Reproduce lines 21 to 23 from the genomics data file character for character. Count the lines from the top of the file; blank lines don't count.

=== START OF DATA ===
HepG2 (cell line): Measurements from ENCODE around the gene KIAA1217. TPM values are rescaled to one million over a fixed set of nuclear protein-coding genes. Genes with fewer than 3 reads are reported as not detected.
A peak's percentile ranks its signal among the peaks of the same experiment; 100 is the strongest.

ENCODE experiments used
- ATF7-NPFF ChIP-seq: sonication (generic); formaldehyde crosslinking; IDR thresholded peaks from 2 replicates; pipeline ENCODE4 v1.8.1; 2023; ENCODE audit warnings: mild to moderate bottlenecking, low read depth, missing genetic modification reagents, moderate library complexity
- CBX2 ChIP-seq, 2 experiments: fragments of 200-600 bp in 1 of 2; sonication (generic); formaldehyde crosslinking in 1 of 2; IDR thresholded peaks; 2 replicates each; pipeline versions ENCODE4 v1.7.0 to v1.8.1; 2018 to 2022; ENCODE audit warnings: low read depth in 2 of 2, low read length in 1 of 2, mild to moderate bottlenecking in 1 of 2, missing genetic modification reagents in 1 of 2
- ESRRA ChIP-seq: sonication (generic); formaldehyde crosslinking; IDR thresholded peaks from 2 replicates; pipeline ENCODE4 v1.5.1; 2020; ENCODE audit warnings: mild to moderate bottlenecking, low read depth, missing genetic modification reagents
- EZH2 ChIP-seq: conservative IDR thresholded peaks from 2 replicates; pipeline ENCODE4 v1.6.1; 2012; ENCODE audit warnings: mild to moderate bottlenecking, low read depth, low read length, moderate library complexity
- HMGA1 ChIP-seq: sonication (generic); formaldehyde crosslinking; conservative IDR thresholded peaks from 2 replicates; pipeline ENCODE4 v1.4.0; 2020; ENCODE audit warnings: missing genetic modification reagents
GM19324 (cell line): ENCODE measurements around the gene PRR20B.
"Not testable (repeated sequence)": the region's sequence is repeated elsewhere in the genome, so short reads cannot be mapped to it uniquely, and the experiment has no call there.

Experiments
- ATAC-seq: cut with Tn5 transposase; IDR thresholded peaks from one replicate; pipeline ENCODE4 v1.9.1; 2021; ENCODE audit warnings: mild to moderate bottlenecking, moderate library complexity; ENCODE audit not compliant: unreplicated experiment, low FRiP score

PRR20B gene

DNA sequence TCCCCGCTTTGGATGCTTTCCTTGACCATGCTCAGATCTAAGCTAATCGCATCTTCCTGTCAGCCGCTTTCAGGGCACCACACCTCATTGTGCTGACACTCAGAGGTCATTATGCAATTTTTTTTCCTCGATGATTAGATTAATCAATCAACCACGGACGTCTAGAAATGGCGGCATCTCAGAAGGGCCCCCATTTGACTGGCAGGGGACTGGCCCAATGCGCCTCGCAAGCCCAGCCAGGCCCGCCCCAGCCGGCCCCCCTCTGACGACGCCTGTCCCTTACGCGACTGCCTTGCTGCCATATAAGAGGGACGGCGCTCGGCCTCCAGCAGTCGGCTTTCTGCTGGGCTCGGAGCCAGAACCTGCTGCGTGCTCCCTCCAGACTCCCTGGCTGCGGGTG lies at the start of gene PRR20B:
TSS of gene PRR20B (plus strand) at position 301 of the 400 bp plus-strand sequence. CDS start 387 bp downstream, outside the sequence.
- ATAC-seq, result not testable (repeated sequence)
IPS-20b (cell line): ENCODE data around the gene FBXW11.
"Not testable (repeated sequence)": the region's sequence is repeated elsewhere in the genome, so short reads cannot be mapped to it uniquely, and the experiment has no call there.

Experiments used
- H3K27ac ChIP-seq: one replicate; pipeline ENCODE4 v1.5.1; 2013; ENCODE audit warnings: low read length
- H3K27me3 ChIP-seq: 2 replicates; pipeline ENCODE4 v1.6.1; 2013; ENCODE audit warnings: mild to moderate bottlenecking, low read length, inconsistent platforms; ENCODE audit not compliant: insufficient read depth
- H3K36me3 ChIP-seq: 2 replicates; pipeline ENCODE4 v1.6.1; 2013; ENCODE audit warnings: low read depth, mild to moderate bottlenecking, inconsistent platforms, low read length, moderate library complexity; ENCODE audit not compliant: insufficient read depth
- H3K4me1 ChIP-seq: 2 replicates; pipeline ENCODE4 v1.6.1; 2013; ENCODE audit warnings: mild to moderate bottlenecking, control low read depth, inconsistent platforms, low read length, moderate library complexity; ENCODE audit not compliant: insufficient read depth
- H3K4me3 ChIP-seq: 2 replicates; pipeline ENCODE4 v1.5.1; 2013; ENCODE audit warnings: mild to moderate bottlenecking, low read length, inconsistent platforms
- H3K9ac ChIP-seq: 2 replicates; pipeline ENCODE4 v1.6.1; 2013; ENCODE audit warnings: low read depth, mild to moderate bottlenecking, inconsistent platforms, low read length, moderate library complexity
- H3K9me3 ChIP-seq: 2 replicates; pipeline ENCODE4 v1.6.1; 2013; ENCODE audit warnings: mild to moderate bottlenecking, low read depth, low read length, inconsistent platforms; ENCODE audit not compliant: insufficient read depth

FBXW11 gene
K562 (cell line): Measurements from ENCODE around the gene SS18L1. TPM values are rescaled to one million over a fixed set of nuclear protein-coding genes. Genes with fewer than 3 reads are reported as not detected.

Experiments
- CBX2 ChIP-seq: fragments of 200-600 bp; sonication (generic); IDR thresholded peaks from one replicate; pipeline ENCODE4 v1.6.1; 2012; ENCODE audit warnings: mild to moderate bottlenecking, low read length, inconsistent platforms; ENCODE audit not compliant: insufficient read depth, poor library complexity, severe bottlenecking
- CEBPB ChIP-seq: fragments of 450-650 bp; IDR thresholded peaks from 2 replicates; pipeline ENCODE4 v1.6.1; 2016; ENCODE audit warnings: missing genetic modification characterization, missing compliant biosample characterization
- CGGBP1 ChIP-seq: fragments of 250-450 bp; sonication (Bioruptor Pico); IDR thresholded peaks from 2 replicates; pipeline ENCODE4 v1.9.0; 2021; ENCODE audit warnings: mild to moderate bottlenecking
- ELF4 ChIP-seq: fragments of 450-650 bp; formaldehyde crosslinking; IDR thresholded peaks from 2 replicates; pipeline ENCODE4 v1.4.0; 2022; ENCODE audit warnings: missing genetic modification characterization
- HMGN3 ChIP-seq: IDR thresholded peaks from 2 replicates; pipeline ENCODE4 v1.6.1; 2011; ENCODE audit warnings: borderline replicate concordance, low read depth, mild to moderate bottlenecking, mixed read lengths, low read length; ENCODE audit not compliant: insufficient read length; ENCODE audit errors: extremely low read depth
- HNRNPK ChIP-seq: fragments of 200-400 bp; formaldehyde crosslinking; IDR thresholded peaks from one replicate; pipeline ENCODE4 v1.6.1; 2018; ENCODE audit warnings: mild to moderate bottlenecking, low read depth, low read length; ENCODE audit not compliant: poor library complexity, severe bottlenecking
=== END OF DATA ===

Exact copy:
- H3K27me3 ChIP-seq: 2 replicates; pipeline ENCODE4 v1.6.1; 2013; ENCODE audit warnings: mild to moderate bottlenecking, low read length, inconsistent platforms; ENCODE audit not compliant: insufficient read depth
- H3K36me3 ChIP-seq: 2 replicates; pipeline ENCODE4 v1.6.1; 2013; ENCODE audit warnings: low read depth, mild to moderate bottlenecking, inconsistent platforms, low read length, moderate library complexity; ENCODE audit not compliant: insufficient read depth
- H3K4me1 ChIP-seq: 2 replicates; pipeline ENCODE4 v1.6.1; 2013; ENCODE audit warnings: mild to moderate bottlenecking, control low read depth, inconsistent platforms, low read length, moderate library complexity; ENCODE audit not compliant: insufficient read depth